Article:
LONDON: Use of the word autonomous in carmaker marketing and literature is lulling drivers into a false sense of security, Thatcham Research warns.
Thatcham Research and the ABI (Association of British Insurers) are issuing an urgent call to carmakers and legislators for greater clarity around the capability of vehicles sold with technology that does more and more driving on behalf of motorists.
The call comes in the wake of growing reports of people crashing whilst over-relying on technology which is not yet designed to drive the car independently.
To provide guidance to carmakers and legislators, Thatcham Research has drawn up a list of 10 key criteria that every Assisted vehicle must have, complementing 10 criteria laid out in 2017 which a car must meet before it can be called Automated. These recommendations represent best practice to promote safety on the roads as Assisted vehicles become ever more commonplace.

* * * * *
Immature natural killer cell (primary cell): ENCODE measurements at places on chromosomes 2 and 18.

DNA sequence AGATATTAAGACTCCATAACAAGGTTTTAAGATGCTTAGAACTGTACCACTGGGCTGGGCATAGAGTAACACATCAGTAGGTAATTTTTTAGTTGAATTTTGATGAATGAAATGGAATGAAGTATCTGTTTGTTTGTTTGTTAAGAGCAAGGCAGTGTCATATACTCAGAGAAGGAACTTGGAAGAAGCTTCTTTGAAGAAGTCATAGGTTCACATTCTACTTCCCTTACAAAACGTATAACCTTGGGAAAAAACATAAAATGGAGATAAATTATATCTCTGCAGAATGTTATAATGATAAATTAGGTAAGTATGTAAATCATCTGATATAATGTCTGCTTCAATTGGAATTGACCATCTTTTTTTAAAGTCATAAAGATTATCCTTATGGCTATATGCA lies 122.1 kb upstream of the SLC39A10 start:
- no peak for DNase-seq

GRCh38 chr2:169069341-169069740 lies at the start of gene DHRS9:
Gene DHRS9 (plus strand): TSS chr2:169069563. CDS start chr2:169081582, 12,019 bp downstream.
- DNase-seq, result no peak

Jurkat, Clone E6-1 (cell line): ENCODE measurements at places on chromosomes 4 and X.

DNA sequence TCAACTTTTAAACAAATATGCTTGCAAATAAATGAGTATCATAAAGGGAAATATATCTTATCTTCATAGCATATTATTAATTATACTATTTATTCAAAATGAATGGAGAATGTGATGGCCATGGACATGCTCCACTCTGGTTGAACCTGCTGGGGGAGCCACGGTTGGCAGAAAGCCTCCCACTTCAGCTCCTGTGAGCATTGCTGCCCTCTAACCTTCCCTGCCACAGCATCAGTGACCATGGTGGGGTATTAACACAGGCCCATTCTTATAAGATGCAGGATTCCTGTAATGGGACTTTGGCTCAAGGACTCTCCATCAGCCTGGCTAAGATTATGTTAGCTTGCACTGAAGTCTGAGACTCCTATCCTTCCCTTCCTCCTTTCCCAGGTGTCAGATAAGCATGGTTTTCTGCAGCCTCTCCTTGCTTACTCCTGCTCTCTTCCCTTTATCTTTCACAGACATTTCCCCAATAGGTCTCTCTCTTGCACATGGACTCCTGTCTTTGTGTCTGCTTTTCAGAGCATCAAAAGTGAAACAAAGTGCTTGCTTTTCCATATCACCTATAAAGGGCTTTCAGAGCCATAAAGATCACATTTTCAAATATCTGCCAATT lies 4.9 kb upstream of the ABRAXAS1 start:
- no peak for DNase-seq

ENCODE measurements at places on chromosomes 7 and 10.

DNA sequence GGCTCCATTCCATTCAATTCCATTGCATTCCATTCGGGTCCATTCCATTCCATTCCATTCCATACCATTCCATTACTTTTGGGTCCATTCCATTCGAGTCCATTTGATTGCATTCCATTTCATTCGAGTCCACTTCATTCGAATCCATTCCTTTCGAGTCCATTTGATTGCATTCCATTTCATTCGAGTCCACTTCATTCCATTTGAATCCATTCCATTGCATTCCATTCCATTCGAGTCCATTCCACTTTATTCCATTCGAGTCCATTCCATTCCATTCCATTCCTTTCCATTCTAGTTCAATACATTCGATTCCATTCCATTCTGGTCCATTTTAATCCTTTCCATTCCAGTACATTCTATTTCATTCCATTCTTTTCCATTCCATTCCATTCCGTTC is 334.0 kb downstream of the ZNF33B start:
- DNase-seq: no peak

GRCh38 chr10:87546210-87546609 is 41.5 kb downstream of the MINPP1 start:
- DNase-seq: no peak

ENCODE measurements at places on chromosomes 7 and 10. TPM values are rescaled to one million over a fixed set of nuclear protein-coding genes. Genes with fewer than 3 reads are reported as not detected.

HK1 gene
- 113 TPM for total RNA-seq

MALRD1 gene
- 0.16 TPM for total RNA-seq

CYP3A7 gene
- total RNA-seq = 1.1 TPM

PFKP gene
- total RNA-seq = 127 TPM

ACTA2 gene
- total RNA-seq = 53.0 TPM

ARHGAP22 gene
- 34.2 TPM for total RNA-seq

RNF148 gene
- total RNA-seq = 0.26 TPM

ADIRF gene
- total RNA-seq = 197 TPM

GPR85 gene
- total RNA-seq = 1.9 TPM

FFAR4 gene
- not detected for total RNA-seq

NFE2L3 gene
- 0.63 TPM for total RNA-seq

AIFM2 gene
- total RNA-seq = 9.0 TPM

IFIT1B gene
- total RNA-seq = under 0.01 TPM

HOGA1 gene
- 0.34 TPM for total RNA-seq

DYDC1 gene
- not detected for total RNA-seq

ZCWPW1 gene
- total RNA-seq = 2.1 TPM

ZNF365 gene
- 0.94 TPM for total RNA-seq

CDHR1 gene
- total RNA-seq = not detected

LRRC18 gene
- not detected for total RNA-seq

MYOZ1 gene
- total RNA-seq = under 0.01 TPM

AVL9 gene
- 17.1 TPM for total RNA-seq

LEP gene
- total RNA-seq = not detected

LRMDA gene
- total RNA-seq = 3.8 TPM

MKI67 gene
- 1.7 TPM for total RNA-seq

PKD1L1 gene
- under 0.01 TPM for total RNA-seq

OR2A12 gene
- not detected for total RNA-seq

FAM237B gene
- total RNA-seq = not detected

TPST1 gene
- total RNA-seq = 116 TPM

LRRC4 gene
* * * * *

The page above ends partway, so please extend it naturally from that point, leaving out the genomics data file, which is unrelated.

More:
“It begins with how systems are named and described across carmaker marketing materials and the driver’s handbook. Names like Autopilot or ProPilot are deeply unhelpful, as they infer the car can do a lot more than it can," said Thatcham Research research chief Matthew Avery.
"Absolute clarity is needed, to help drivers understand the when and how these technologies are designed to work and that they should always remain engaged in the driving task.”
Car maker use of the word ‘autonomous’ dangerous and misleading, says Thatcham Research